His role as a stalker in Who Killed Teddy Bear? (1965), co-starring Juliet Prowse, didn't seem to help. Although his performance was praised by critics, he found himself typecast anew, now as a deranged criminal. (He never entirely escaped this; one of his last roles was a guest spot on the 1975 TV series S.W.A.T. playing a Manson-like cult leader.) He returned to the stage to produce the gay-themed Fortune and Men's Eyes (1971), starring Don Johnson of later Miami Vice fame. Although the play got positive reviews in Los Angeles, it was panned during a run in New York and its expanded prison rape‏‎ scene was criticized as excessive and prurient. A string of failed projects and flops followed. A small role in Escape from the Planet of the Apes (1971) as chimpanzee Dr. Milo turned out to be Mineo's last movie appearance.

Murder[edit | edit source]

By 1976 Mineo's career seemed to be turning around again. Playing the role of a gay burglar in a San Francisco run of the stage comedy P.S. Your Cat Is Dead, he received substantial publicity from many positive reviews and moved on to Los Angeles with the play. Arriving home after a rehearsal on February 12, 1976, Mineo was stabbed to death in the alley behind a West Hollywood apartment building. He was 37 years old. (He was stabbed just once, not repeatedly as first reported, but the blade struck his heart, leading to immediate and massive internal bleeding.)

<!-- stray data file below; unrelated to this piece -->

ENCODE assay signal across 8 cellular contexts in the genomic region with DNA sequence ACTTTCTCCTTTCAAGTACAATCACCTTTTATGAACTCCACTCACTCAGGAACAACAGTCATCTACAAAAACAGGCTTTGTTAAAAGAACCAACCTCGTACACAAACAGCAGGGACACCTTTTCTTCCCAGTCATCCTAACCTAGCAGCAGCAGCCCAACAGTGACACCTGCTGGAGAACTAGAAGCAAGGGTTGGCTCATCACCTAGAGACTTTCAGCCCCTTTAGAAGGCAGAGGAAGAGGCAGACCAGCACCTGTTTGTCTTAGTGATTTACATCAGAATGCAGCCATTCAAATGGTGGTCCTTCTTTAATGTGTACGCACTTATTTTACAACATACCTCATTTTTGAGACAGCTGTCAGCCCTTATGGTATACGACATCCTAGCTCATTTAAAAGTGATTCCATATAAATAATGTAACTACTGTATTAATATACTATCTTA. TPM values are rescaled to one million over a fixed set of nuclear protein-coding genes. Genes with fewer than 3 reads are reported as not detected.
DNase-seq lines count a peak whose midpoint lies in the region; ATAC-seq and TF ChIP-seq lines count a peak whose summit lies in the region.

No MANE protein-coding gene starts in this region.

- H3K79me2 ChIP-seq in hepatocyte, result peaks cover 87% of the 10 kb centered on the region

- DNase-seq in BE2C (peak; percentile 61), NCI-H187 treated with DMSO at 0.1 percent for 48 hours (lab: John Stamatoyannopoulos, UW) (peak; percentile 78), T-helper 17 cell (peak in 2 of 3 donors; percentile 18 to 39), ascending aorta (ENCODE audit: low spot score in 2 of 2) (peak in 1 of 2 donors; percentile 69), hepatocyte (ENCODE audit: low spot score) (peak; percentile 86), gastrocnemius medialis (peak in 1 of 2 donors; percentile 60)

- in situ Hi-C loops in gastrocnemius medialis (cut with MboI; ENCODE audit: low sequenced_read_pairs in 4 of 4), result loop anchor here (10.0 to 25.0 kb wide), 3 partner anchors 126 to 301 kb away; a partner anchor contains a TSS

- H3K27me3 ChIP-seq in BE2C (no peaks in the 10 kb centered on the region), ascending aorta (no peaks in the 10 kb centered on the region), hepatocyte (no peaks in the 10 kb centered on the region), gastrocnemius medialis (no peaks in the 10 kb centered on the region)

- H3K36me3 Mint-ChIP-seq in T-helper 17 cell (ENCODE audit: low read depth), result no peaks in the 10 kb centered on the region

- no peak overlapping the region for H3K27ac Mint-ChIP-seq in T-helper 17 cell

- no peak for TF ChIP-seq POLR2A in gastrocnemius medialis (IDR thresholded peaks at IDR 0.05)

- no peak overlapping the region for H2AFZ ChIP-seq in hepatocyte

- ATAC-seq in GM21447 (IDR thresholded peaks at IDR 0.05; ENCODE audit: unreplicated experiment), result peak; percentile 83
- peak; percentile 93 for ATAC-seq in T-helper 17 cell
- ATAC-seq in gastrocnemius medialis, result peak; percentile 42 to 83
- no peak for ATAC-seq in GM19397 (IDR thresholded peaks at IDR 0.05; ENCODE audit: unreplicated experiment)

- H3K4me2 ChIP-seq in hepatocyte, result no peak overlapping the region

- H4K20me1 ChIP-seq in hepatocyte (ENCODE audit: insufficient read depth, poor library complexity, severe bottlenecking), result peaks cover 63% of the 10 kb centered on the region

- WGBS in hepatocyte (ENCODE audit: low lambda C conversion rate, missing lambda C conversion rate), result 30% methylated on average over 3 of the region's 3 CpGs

According to Warren Johansson and William A. Percy's Outing: Shattering the Conspiracy of Silence, he was murdered under circumstances that suggested "a homosexual motive." Investigators reportedly found gay pornography in his home and assumed that such men would only have their sexuality as a defining mark in every aspect of their life. (Mineo identified himself as "bisexual" in a 1972 interview, published after his death, but his biography notes that he dated men exclusively in the last years of his short life.)

File:1 Sal Mineo cr.jpg

The footstone of Sal Mineo in Gate of Heaven Cemetery

A career criminal named Lionel Ray Williams was later sentenced to life in prison for killing Mineo. Although there was considerable confusion relating to what witnesses had seen in the darkness the night Mineo was murdered, Williams was reported to have boasted of the crime, which turned out to be a botched mugging. At the time of the murder, Williams had no idea who Sal Mineo was. Williams was paroled in 1990, after serving twelve years, but was jailed numerous times afterwards for parole violations.

Mineo is interred in the Cemetery of the Gate of Heaven in Hawthorne, New York.

At the opera[edit | edit source]

A little-known facet of Mineo's career was his involvement with opera. On May 8 1954, he portrayed the Page (miming to the voice of mezzo-soprano Carol Jones) in the NBC Opera Theatre's production of Richard Strauss' Salome (in English translation), set to the play of Oscar Wilde. Elaine Malbin performed the title role, and Peter Herman Adler conducted Kirk Browning's production.

In December of 1972, Mineo stage directed Gian Carlo Menotti's The Medium, in Detroit. Muriel Costa-Greenspon portrayed the medium, Madame Flora, and Mineo himself played the mute Toby.

Quote[edit | edit source]

"No one ever said movies are for developing your range. Hardly anyone gets that opportunity. Which is why I think the stage is so good. It's less bread, but you can play different types, and you can initiate your own projects."

References[edit | edit source]

External links[edit | edit source]